With additional reference to FIGS. 1 and 5, the lens portion 92 is preferably formed so that the illuminated golf ball alignment mark 18 (shown here as a circular pattern) surrounds the golf ball 20, the illuminated target alignment mark 22 intersects the mark 18 and the golf ball 20, and the illuminated first foot alignment mark 26 and second foot alignment mark 28 project toward a user's feet as previously described. The construction of the lens portion itself to produce various patterns is well known and therefore will not be further described.

During operation, the alignment device 10 is preferably installed on the bill 14 of a hat 16 as previously described. When used for the first time, the golfer's head is lowered to the proper aiming position and the swivel connector 50 is adjusted so that the golf ball alignment mark 18 is coincident with the golf ball 20 and the proper distances between the golf ball and the golfer's feet are obtained. The set screw 66 can then be tightened to lock the emitter assembly 52 with respect to the mounting base 48. During subsequent use, the golfer's head is tilted toward the aiming position until the first illuminated mark 18 is aligned with the golf ball 20. The user may then rotate his or her head toward the target 24 (depending on the distance to the target) to ensure that the second illuminated mark 22 aligns with both the golf ball and the target. If the mark 22 does not intersect or at least appear to intersect with the target 24, the user repositions his or her body so that the mark 22 is in alignment with both the target 24 and the golf ball 20. This ensures that the user will always face a direction that is substantially perpendicular to the mark 22. The user then positions his or her feet 30 and 32 in alignment with the illuminated marks 26 and 28, respectively, so that a proper stance is achieved. Depending on the height of the user as well as the length of the user's arms, legs and the particular golf club being used, the alignment marks 26 and 28 may greatly vary in distance from the imaginary centerline 42 as well as the second illuminated mark 22. To that end, and as shown in FIG. 5, a kit 98 comprising the mounting base 48, swivel connector 50, emitter module 90 and a number of different lens portions 92, 92A, 92B, 92C, 92D, 92E and so on, is preferably provided. Each lens portion 92-92E is preferably constructed to project a different pattern based on the type of golf club used so that the golfer can achieve the proper stance for each individual golf club. Although six lens portions are shown, it will be understood that more or less lens portions may be provided. If desired, the kit 98 may also include a box or container 100 with a foam insert 102 for storing and transporting the alignment device 10 when not in use. A lid (not shown) may also be included for installing over the container 100 in order to cover the various components.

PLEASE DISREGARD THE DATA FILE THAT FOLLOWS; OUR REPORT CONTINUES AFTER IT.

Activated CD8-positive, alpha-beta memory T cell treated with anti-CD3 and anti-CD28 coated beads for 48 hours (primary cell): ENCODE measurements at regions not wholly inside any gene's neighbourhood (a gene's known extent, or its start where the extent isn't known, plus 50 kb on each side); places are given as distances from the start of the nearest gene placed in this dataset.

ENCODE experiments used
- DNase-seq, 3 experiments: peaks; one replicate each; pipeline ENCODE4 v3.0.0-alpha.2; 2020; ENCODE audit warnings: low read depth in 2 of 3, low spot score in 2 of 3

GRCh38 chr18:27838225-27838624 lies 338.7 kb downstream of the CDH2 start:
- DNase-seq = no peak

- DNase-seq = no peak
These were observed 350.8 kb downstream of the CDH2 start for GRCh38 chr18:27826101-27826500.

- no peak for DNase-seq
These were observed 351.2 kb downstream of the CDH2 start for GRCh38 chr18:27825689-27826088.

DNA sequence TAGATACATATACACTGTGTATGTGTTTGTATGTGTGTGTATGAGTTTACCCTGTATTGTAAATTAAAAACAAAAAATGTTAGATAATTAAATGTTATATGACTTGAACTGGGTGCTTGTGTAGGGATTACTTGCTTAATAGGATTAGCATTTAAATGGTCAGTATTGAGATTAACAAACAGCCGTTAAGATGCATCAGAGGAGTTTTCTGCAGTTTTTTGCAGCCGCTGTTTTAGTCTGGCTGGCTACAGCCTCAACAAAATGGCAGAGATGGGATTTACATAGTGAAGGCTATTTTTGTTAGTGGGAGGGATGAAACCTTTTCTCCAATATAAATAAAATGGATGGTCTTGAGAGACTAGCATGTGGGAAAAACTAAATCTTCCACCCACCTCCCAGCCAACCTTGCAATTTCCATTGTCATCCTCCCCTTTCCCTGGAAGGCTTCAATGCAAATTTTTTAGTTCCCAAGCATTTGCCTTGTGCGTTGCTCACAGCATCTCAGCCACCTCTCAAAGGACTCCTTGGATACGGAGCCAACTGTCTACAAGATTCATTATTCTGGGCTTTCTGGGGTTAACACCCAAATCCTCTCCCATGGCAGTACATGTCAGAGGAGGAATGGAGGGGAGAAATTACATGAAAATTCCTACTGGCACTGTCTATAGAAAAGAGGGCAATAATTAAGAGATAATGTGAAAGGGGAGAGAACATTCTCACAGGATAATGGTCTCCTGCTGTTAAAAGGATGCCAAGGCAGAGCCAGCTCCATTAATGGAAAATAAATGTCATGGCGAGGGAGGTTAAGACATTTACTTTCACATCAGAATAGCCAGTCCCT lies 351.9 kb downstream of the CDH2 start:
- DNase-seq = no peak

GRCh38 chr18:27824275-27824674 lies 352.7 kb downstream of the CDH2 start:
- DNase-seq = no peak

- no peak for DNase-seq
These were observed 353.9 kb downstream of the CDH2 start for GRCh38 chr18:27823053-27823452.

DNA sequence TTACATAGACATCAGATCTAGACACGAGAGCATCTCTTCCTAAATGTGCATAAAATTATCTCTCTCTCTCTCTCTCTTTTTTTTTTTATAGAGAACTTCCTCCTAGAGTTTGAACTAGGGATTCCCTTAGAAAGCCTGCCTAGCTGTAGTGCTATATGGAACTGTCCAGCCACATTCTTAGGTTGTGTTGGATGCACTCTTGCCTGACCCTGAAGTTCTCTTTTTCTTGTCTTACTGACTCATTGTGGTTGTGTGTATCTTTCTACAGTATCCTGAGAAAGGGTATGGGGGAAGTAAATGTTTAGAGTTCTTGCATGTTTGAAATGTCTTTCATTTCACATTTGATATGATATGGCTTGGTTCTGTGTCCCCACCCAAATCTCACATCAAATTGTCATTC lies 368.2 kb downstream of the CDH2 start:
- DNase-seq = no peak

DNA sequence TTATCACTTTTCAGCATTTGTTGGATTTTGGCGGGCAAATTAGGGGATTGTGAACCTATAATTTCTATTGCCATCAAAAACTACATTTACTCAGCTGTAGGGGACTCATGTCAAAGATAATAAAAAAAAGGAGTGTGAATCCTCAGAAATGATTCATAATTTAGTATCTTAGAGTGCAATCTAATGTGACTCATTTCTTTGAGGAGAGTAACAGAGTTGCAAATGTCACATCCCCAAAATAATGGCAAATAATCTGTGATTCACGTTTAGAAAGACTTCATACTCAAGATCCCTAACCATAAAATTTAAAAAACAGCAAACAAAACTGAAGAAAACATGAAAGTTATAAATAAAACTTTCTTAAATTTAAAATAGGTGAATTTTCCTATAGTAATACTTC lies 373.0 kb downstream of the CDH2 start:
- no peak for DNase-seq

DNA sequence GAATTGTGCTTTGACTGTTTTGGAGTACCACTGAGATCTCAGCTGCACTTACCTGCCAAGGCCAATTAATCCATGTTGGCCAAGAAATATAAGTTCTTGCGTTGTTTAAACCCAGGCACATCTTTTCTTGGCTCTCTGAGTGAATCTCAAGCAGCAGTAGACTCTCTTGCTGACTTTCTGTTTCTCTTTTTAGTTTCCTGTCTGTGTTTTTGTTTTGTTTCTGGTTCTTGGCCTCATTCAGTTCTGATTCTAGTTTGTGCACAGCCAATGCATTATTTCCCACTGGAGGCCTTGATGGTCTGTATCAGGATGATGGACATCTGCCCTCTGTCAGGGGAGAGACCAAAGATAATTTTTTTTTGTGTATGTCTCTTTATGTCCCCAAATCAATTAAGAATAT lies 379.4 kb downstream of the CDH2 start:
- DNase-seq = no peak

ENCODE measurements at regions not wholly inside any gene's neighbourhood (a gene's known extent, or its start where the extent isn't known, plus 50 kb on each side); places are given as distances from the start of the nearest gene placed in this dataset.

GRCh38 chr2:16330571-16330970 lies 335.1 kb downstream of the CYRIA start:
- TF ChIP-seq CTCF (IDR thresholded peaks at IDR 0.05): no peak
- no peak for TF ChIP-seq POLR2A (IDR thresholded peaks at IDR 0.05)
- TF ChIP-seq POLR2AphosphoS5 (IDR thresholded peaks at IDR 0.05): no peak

Referring now to FIGS. 6-9, when a golf club such as a putter is used as shown in FIG. 6, the first and second distances 38, 40 between the illuminated marks 28 and the imaginary centerline 42 are preferably equal. Likewise, the third and fourth distances 36, 37 between the illuminated mark 22 and the illuminated marks 26, 28 are preferably equal. By way of example, for a golfer having a height in the range of about 5.5 to 6 feet, the distances 36, 37 may be approximately 5 inches while the distances 38, 40 may be approximately 5.5 inches when using a putter of appropriate length. Accordingly, the golfer is directed to place the feet apart by approximately 11 inches. Likewise, as shown in FIG. 7, when a wedge of appropriate length is used for the same person, each distance 38, 40 may be approximately 9 inches so that the feet are spaced from each other about 18 inches. For a 5-iron as shown in FIG. 8, the distance 38 may be different from the distance 40. Using the previous example, the distance 38 may be approximately 14 inches while the distance 40 may be approximately 8 inches. For a driver as shown in FIG. 9, the distance 38 may be approximately 22 inches while the distance 40 may be approximately 4 inches. In each of the above examples, it will be understood that any of the distances may be equal or unequal and that they may greatly vary depending on several factors including the height of the golfer, the golfer's reach, particular stance, the length and type of golf club being used, and so on. It will be further understood that the illuminated marks may have any shape including, but not limited to, lines, circles, arcs, squares, rectangles or other multi-sided shapes, as well as any combinations thereof.

In accordance with a further embodiment of the invention, each lens portion of the kit 98 may include more than one set of foot alignment marks 26, 28 for accommodating more than one type of golf club on a single lens portion. Other lens portions may then be used for golfers of different heights. By way of example, one lens portion may accommodate a plurality of different golf clubs for a golfer having a height in the range of about 4.5-5.0 ft, a second lens portion may accommodate a plurality of different golf clubs for a golfer having a height in the range of about 5.0-5.5 ft., and so on.

With the above-described arrangement, it is self-evident that the golfer is able to consistently and accurately position himself or herself in a proper stance with respect to the golf ball and the distant target for different types of golf clubs and body sizes without the aid of prior art clumsy or bulky devices that would be difficult or impractical to implement on a golf course or other area.

It will be understood that the term “preferably” as used throughout the specification refers to one or more exemplary embodiments of the invention and therefore is not to be interpreted in any limiting sense. In addition, terms of orientation and/or position as may be used throughout the specification denote relative, rather than absolute orientations and/or positions.

It will be appreciated by those skilled in the art that changes could be made to the embodiments described above without departing from the broad inventive concept thereof. It will be understood, therefore, that the present invention is not limited to the particular embodiments disclosed, but also covers modifications within the spirit and scope of the invention as defined by the appended claims.